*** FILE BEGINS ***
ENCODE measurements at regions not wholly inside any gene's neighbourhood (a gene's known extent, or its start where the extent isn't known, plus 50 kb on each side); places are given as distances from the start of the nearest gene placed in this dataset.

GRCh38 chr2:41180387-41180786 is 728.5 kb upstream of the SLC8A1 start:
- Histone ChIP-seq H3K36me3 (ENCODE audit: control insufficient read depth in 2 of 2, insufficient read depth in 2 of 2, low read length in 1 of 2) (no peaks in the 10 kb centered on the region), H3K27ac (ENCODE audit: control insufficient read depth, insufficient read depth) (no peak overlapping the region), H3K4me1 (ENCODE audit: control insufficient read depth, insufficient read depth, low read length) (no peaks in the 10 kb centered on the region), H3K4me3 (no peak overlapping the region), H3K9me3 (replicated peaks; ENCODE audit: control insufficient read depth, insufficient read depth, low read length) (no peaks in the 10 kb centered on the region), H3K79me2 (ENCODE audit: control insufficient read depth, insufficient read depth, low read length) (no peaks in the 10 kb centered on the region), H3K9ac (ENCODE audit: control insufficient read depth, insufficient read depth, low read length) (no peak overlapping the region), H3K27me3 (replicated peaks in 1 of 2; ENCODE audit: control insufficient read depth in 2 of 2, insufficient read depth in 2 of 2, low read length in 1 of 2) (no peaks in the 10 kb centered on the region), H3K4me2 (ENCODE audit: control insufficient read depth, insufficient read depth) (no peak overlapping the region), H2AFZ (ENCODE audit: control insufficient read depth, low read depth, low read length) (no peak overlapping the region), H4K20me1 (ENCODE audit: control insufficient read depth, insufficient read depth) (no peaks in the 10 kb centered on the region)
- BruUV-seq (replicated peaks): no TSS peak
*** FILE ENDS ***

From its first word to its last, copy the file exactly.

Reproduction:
ENCODE measurements at regions not wholly inside any gene's neighbourhood (a gene's known extent, or its start where the extent isn't known, plus 50 kb on each side); places are given as distances from the start of the nearest gene placed in this dataset.

GRCh38 chr2:41180387-41180786 is 728.5 kb upstream of the SLC8A1 start:
- Histone ChIP-seq H3K36me3 (ENCODE audit: control insufficient read depth in 2 of 2, insufficient read depth in 2 of 2, low read length in 1 of 2) (no peaks in the 10 kb centered on the region), H3K27ac (ENCODE audit: control insufficient read depth, insufficient read depth) (no peak overlapping the region), H3K4me1 (ENCODE audit: control insufficient read depth, insufficient read depth, low read length) (no peaks in the 10 kb centered on the region), H3K4me3 (no peak overlapping the region), H3K9me3 (replicated peaks; ENCODE audit: control insufficient read depth, insufficient read depth, low read length) (no peaks in the 10 kb centered on the region), H3K79me2 (ENCODE audit: control insufficient read depth, insufficient read depth, low read length) (no peaks in the 10 kb centered on the region), H3K9ac (ENCODE audit: control insufficient read depth, insufficient read depth, low read length) (no peak overlapping the region), H3K27me3 (replicated peaks in 1 of 2; ENCODE audit: control insufficient read depth in 2 of 2, insufficient read depth in 2 of 2, low read length in 1 of 2) (no peaks in the 10 kb centered on the region), H3K4me2 (ENCODE audit: control insufficient read depth, insufficient read depth) (no peak overlapping the region), H2AFZ (ENCODE audit: control insufficient read depth, low read depth, low read length) (no peak overlapping the region), H4K20me1 (ENCODE audit: control insufficient read depth, insufficient read depth) (no peaks in the 10 kb centered on the region)
- BruUV-seq (replicated peaks): no TSS peak